Background checks for regulated gun parts surging

Background checks for gun parts surged last month as the president signaled a willingness to increase regulations in the wake of several high-profile mass shootings.

Dealers submitted more than 68,000 applications to the National Instant Criminal Background Check System for transfers under the FBI’s “other” category in March — nearly doubling the rate recorded a year ago and spiking 45 percent in just one month.

The FBI defines the “other” category as referring to “frames, receivers and other firearms that are not either handguns or long guns (rifles or shotguns), such as firearms having a pistol grip that expel a shotgun shell.” The agency likewise breaks down applications by handguns, long guns and “multiple,” suggesting more than a single type of firearm transferred at once.

The only month in NICS history to record higher levels of “other” transfers came in December 2016, when dealers processed nearly 112,000 applications in the category, capping off the busiest year ever for background checks.

Last month’s surge impacted all categories with background checks totaling more 2.7 million — the busiest March since the FBI began keeping track in 1998.

Estimated gun sales — the sum total of transfers in the handgun, long gun, multiple and other categories — totaled 1.4 million, an 11 percent spike over last year and 16 percent above 2016.

NICS checks serve as a proxy measure for gun sales, albeit an imperfect one. Applications for concealed carry permits, periodic rechecks for maintaining licenses and a slew of smaller categories for pawns, redemptions, rentals and other rare situations undercut the total amount of checks processed in one month. removes these categories from the total figure to more accurately assess actual transfers, though it’s still an estimate.

The sharp uptick follows six weeks of intense public debate about the role of stricter gun regulations in preventing mass shootings after a teenager armed with an AR-15 murdered 17 people at his former high school in Parkland, Florida on Valentine’s Day.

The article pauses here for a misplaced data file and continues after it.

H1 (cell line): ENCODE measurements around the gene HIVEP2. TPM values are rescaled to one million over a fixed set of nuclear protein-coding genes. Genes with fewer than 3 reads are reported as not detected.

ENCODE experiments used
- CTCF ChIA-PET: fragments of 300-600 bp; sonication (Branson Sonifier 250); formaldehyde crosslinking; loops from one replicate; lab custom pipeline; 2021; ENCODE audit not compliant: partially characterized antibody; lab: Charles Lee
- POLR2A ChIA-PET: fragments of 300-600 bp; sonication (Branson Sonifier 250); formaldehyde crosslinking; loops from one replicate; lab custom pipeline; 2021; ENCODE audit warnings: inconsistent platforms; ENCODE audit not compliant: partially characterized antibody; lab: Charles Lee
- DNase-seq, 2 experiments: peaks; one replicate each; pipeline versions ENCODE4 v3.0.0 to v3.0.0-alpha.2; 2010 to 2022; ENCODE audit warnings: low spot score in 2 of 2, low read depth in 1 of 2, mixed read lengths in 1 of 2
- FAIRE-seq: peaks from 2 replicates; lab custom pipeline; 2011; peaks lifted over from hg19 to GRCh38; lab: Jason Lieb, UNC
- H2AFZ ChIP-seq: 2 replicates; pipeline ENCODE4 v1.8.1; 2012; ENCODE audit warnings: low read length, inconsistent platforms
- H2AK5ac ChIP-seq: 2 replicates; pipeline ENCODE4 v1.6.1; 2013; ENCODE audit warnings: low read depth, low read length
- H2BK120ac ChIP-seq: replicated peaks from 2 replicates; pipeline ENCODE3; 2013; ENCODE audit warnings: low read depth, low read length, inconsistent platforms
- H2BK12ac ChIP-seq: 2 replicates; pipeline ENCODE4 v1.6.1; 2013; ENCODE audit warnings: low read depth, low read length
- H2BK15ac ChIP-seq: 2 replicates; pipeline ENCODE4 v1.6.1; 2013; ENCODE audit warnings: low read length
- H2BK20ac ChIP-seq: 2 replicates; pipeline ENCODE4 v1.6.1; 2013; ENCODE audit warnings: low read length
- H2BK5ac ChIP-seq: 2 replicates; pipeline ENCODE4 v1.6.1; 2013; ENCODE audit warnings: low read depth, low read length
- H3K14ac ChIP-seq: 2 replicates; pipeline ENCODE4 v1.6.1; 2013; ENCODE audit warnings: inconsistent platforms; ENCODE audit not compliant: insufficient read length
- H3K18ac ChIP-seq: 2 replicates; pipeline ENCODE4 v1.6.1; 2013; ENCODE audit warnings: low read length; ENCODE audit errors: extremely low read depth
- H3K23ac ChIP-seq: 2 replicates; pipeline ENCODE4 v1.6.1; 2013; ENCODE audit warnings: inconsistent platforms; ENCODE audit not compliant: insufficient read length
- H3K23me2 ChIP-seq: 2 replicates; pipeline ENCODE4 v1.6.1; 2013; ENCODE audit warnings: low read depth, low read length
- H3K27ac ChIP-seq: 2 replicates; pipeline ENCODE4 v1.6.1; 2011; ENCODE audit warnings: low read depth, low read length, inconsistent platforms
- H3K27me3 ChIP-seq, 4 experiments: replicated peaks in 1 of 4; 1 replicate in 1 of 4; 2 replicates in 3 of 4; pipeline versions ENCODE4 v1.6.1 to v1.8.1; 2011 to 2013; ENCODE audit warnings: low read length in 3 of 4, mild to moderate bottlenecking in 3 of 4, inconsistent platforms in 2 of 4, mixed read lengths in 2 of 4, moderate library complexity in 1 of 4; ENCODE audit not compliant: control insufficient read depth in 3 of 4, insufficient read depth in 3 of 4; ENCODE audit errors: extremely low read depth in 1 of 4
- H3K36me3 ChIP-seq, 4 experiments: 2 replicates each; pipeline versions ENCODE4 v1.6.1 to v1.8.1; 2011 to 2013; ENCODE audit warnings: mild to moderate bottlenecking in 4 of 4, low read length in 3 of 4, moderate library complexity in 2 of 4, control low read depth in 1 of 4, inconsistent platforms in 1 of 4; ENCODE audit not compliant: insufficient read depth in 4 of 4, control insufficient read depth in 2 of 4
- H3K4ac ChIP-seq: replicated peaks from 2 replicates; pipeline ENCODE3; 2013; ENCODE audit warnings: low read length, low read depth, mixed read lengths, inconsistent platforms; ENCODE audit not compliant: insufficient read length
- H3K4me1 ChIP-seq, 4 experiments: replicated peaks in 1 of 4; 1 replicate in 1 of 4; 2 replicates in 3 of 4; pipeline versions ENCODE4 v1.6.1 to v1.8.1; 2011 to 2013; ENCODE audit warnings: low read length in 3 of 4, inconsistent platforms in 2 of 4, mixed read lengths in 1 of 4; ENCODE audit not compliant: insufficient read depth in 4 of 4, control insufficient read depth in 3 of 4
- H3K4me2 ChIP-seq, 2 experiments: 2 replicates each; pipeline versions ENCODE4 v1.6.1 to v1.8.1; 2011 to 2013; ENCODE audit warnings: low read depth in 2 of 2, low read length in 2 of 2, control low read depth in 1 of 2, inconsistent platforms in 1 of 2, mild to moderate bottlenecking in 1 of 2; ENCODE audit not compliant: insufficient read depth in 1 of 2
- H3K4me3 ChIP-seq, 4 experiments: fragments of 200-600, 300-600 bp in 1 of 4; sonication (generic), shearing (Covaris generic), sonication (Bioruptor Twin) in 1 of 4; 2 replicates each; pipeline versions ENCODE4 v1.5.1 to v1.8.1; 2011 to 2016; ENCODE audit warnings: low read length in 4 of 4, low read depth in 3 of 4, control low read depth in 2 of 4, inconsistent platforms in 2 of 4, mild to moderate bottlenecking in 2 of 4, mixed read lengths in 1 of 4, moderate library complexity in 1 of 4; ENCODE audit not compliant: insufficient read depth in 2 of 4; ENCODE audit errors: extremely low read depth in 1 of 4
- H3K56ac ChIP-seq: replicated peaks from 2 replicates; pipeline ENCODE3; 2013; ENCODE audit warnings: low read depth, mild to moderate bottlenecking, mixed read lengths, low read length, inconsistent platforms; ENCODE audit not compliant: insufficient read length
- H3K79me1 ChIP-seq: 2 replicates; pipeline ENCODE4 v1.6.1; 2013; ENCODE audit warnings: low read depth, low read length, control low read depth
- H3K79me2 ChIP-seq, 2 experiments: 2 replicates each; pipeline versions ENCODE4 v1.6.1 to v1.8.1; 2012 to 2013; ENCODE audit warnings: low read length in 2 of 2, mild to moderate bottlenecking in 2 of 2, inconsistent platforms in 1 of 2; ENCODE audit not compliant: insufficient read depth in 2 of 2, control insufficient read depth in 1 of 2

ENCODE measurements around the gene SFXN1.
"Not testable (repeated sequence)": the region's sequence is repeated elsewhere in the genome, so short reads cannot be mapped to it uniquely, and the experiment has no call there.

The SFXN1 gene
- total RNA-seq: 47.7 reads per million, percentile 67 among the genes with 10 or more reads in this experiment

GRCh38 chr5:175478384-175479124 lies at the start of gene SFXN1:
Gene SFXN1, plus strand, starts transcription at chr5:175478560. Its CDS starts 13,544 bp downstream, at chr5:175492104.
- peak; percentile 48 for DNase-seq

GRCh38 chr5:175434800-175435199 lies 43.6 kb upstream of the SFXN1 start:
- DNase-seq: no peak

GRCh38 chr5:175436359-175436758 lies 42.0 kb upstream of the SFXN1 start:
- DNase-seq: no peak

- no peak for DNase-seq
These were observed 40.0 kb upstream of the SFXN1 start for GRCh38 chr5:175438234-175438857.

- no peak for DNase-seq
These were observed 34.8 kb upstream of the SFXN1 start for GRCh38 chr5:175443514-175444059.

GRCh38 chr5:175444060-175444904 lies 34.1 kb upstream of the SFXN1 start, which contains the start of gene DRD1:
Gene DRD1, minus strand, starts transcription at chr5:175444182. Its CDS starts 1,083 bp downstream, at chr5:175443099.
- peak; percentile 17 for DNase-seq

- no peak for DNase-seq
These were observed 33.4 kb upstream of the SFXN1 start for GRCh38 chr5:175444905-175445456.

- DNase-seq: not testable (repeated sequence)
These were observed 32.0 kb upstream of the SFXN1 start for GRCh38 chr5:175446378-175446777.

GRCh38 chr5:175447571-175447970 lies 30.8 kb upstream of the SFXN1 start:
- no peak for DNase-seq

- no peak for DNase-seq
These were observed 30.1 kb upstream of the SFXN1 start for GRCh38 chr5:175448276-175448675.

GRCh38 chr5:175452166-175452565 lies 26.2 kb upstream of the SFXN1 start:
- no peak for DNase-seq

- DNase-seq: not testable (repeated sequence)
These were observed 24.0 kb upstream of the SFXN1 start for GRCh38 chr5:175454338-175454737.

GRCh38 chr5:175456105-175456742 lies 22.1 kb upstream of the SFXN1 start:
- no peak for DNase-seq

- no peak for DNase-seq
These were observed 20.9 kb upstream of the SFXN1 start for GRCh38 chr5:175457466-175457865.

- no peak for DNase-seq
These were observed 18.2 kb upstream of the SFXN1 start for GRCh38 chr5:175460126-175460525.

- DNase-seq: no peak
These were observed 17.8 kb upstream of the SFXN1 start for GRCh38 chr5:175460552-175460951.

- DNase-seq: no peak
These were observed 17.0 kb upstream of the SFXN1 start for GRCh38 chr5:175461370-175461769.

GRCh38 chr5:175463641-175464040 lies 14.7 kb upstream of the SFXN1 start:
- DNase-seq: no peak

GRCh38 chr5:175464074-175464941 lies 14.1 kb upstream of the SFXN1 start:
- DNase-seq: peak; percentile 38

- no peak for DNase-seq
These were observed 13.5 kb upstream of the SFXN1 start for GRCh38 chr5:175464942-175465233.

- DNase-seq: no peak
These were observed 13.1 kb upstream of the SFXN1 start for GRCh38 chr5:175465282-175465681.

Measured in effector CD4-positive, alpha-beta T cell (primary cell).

Investigators later revealed the gunman’s mental health issues were well known to state and local authorities years before the attack. A concerned family friend tipped off the FBI in January about the shooter’s growing stockpile of firearms and increasingly violent tendencies to no avail — a crucial mistake the agency has since acknowledged.

In response, Congress enacted stiffer penalties for state and federal agencies who fail to update criminal records in the databases feeding NICS as part of a budget deal struck last month to keep the government operating until September. The Department of Justice — at the insistence of President Donald Trump himself — proposed a new rule banning bump stocks, six months after the devices were found attached to a dozen rifles in the Vegas shooter’s hotel suite.

The corresponding spike in background checks follows a predictable trend often witnessed after other high-profile mass shootings. In December 2012 — the same month as Sandy Hook — gun sales spiked 61 percent. The second half of the month accounted for eight of the biggest days for background checks that year. Four of them made the FBI’s top 10 busiest days ever list and the week after the shooting still ranks as the single busiest week in NICS history.

The week of Feb. 26 through March 4 ranks the eighth busiest week in history with 695,503 applications processed. It’s the same week a wave of corporations — including Dick’s Sporting GoodsWalmartKroger and L.L. Bean — announced changes to their firearm policies in the wake of the Parkland shooting.

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